For anyone not keeping track, there’s some big trouble brewing in Oakland. Like, they-should-have-called-in-Spencer-Strasmore-weeks-ago type of trouble. Khalil Mack, 2-time All Pro and former Defensive Player of the Year, is in the middle of an extended contract dispute and has yet to report to the team. This, if you can’t tell, is a bad thing. And the Raiders could not be handling it worse.
Contract hold-outs happen literally every year in the NFL. By now, every GM and ownership group should have the playbook on how to handle a disgruntled star memorized. A running back wants a new deal? If he’s over 26, good luck in your future endeavors. A middle-of-the-road QB wants some of that Sam Bradford scratch? Just hit him with the franchise tag or trade him. Your best offensive lineman wants a new deal? Remind him that you had to Google him to find out who he was before teaching him about revenue sharing. But when megastars want to get paid? Call me crazy, but I think you should usually do it.
A common theme you’ll see in many of these hold-outs is the fifth-year option first round picks have in their rookie contracts that the rest of the draft picks don’t have. For players like Mack, this essentially punishes the player for being good while allowing the teams to save money on elite talent. I’m far from the first person to say this, but just about the only non-Patriots way to build a competitive roster in the NFL is by having a core of high-level players on rookie contracts. This usually leads to teams kicking star players to the curb once the return on investment is no longer totally stacked in their favor. This, understandably, makes players unhappy (even though the players agreed to each and every contract-related thing that they constantly complain about in the last CBA, but whatever). Teams feel that they can replace expensive players with cheap players without losing much on-the-field value. This is usually true, but Mack isn’t just some guy. He’s one of the 5-10 best players in the entire NFL. No, he doesn’t play quarterback, but he’s still someone they should be bending over backwards to keep. Situations like these are where football decision making completely loses me. The salary cap keeps going up and you’re not going to get a player as good as Mack in the draft. Just pay him. Teams’ constant reluctance to pay non-QB superstars is baffling. I understand the business model. But there’s a reason 30 of the 32 teams in the league are complete shit, and this is part of it. Aaron Donald just got paid today after holding out two straight years. The Rams were acting like signing one of the greatest players in NFL history was akin to launching nuclear weapons. This is why they won’t ever win anything.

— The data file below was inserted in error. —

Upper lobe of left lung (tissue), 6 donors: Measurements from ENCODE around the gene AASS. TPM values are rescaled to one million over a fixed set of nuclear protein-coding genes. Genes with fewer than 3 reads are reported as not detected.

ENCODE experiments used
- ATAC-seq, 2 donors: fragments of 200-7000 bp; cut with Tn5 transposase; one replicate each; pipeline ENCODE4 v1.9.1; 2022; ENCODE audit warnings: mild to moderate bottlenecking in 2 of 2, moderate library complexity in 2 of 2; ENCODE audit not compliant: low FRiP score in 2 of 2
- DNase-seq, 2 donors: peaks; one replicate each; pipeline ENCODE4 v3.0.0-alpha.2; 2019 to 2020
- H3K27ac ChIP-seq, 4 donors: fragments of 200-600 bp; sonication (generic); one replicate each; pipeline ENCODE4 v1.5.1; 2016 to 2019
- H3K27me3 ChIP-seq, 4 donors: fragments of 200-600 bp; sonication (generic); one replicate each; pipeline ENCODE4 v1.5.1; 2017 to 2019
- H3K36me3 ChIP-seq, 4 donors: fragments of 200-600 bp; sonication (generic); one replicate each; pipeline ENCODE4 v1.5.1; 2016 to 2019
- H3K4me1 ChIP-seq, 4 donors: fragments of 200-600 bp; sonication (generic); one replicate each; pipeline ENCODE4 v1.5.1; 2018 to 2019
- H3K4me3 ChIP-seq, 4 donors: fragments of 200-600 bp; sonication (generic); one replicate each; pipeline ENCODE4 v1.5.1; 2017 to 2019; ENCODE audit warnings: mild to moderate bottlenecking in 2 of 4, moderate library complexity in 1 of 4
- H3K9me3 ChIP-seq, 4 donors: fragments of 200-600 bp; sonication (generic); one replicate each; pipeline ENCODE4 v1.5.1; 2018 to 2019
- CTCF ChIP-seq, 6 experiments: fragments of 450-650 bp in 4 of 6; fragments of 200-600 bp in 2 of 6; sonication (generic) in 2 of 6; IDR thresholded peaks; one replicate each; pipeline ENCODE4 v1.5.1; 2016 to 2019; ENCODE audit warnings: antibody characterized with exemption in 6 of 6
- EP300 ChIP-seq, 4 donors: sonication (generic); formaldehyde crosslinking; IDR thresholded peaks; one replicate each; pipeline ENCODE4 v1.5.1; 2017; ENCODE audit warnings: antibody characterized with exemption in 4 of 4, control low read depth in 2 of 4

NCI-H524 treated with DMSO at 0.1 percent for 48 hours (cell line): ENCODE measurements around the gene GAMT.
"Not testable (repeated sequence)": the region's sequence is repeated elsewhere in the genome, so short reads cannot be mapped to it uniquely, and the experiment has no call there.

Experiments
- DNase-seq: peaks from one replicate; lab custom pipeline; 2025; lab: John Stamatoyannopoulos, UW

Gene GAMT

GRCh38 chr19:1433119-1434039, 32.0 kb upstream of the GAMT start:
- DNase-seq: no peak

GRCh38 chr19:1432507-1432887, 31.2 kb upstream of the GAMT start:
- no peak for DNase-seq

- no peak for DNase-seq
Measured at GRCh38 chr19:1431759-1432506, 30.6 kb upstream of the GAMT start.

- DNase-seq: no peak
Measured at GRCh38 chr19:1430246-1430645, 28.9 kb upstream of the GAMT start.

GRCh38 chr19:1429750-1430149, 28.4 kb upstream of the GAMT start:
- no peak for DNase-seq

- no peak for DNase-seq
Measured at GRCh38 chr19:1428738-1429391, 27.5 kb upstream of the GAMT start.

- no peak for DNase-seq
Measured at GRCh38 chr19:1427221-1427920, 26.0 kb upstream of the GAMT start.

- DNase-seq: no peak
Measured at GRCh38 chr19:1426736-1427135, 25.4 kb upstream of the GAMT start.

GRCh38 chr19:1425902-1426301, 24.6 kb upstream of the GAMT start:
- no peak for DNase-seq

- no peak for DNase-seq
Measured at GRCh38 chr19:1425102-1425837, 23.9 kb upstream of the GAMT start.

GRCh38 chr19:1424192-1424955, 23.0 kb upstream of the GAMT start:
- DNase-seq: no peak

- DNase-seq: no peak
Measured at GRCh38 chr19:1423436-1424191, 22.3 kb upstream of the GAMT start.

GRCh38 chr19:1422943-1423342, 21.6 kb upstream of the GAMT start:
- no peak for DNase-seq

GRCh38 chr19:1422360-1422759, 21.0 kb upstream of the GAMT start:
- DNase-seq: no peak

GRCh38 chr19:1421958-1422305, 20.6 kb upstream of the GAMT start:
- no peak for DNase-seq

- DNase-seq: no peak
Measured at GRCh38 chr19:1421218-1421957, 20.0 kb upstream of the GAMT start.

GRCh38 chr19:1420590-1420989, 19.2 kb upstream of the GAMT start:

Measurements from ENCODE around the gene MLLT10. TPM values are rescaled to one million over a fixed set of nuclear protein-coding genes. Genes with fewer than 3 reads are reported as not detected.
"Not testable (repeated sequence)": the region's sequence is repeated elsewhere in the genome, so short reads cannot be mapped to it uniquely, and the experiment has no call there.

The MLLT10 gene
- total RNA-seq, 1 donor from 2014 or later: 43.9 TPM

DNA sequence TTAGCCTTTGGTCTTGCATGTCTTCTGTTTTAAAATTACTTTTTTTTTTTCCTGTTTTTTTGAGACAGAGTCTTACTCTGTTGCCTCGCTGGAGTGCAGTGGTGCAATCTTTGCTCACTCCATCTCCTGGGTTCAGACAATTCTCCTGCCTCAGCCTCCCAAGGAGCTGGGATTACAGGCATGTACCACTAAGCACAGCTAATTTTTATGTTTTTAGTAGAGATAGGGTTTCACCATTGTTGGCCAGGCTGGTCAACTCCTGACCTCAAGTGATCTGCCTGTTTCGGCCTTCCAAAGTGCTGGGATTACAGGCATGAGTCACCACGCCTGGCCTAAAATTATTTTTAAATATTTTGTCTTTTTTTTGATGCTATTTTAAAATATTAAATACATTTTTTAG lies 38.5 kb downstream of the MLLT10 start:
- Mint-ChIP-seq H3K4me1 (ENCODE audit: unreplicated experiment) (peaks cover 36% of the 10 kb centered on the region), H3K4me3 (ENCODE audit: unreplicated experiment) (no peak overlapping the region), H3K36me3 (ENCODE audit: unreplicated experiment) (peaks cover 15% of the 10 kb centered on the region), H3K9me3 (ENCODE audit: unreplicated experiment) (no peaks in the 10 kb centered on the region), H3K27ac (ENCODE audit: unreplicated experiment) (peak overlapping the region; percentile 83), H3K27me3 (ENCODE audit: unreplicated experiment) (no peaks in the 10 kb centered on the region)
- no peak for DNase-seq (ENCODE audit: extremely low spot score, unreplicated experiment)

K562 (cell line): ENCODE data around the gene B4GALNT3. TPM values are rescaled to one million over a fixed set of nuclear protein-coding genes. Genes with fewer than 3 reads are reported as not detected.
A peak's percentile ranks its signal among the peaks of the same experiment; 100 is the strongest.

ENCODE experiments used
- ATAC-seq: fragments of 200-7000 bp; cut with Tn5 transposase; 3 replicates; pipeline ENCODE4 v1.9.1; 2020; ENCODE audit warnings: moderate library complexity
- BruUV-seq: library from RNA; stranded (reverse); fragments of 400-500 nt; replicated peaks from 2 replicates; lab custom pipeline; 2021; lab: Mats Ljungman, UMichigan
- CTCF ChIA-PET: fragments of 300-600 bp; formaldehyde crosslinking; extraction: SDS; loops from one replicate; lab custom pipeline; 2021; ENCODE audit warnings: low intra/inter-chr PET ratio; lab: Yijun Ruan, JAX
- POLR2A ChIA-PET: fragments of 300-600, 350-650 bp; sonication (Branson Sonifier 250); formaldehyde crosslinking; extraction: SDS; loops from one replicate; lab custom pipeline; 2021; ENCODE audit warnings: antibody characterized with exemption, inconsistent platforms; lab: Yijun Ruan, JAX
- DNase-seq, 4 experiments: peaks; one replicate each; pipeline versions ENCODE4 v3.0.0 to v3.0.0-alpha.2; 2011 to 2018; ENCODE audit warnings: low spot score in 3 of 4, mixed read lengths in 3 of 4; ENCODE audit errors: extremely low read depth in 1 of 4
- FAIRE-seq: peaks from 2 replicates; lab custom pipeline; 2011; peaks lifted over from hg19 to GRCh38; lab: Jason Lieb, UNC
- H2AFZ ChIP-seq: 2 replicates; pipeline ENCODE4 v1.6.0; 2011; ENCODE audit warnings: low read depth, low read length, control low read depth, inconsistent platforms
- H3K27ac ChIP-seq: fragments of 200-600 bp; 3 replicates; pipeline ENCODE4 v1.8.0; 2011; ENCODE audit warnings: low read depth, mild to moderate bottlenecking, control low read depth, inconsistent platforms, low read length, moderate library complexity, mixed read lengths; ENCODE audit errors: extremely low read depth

Another huge factor in all of this is that Mark Davis, Raiders owner, doesn’t have any money. This is typically a problem for owners. Between Jon Gruden’s preposterous contract, the slapdash, ill-advised move to Las Vegas, and the need to give Derek Carr $125 million (I know you have to overpay for quarterbacks, but still), Khalil Mack got lost in the shuffle. Let me reiterate: THE RAIDERS FORGOT THAT ONE OF THE BEST PLAYERS IN THE LEAGUE NEEDED A NEW CONTRACT! If I’m one of the few Raiders fans left, I’d be completely losing my mind right now. It’s just inexcusable. Now they’re asking for two first rounders, which I’d give up in a second. What are the odds of a team getting someone as good as Mack in the first round of the next two years? 5%? Less? Considering how many great players come out of the late rounds in the NFL, two first rounders for a player like Mack in his prime is nothing. You’re literally stealing one of the best players in the league. I have no idea what teams are waiting for, unless the Raiders don’t want to trade him or pay him, and would instead rather he spend eternity in franchise-tag purgatory, in which case the Raiders would spend more money than if they just gave him a deal today. It just makes no sense. This whole thing should have been resolved months ago. Instead, the best player on the team isn’t going to play for at least the first week, and might never put on the silver and black again, all because they couldn’t make up their mind and are losing more leverage every second. Remember that one season the Raiders were good again? That feels like decades ago now. If the Browns win more than three games this year, we may officially have a new contender for Laughing Stock of the League. Clean it up, Oakland.